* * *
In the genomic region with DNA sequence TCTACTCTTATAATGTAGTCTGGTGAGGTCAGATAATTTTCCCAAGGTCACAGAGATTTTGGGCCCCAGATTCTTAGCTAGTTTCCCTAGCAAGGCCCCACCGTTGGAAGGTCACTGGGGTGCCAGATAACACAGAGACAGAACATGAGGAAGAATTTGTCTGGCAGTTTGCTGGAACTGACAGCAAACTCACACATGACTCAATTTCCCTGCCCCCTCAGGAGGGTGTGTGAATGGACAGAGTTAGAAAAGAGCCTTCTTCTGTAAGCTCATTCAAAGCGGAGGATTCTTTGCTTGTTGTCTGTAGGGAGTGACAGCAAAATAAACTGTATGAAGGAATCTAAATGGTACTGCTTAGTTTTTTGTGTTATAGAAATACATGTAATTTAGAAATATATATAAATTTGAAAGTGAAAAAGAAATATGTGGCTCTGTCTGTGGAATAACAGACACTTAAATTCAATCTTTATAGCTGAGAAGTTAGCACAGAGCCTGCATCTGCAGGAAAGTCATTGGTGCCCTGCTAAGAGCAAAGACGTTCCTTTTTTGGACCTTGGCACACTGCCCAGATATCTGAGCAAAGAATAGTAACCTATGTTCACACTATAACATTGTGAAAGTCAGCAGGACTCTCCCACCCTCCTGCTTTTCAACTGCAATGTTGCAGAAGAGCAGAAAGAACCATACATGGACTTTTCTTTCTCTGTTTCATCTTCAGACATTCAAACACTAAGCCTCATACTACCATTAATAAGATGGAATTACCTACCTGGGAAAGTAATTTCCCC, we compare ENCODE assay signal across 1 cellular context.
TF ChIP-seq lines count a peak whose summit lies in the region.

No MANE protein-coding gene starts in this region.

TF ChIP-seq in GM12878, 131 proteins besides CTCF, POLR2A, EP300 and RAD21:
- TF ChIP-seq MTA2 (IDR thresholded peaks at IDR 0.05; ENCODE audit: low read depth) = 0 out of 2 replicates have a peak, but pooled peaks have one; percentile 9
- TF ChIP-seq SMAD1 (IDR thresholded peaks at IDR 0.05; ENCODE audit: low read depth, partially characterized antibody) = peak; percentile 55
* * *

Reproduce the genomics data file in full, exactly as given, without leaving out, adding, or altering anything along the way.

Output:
In the genomic region with DNA sequence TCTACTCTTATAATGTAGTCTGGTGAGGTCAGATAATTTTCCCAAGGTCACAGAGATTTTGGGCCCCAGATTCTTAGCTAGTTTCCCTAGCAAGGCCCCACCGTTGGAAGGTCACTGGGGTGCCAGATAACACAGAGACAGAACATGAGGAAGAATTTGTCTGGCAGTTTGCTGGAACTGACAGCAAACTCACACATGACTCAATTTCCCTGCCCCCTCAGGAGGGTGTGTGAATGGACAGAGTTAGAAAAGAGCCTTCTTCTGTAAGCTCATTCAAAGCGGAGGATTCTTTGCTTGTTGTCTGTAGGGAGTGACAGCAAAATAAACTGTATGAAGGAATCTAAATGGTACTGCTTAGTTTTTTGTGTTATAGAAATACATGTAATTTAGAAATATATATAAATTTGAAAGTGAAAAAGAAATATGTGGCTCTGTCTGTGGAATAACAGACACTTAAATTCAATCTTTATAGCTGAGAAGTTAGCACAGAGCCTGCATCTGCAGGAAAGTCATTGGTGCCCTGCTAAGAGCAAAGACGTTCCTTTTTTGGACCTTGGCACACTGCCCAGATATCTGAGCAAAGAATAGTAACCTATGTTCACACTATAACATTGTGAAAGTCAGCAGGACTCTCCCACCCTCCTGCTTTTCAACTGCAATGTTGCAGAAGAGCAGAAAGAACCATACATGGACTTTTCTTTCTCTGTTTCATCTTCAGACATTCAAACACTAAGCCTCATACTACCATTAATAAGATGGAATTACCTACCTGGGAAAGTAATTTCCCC, we compare ENCODE assay signal across 1 cellular context.
TF ChIP-seq lines count a peak whose summit lies in the region.

No MANE protein-coding gene starts in this region.

TF ChIP-seq in GM12878, 131 proteins besides CTCF, POLR2A, EP300 and RAD21:
- TF ChIP-seq MTA2 (IDR thresholded peaks at IDR 0.05; ENCODE audit: low read depth) = 0 out of 2 replicates have a peak, but pooled peaks have one; percentile 9
- TF ChIP-seq SMAD1 (IDR thresholded peaks at IDR 0.05; ENCODE audit: low read depth, partially characterized antibody) = peak; percentile 55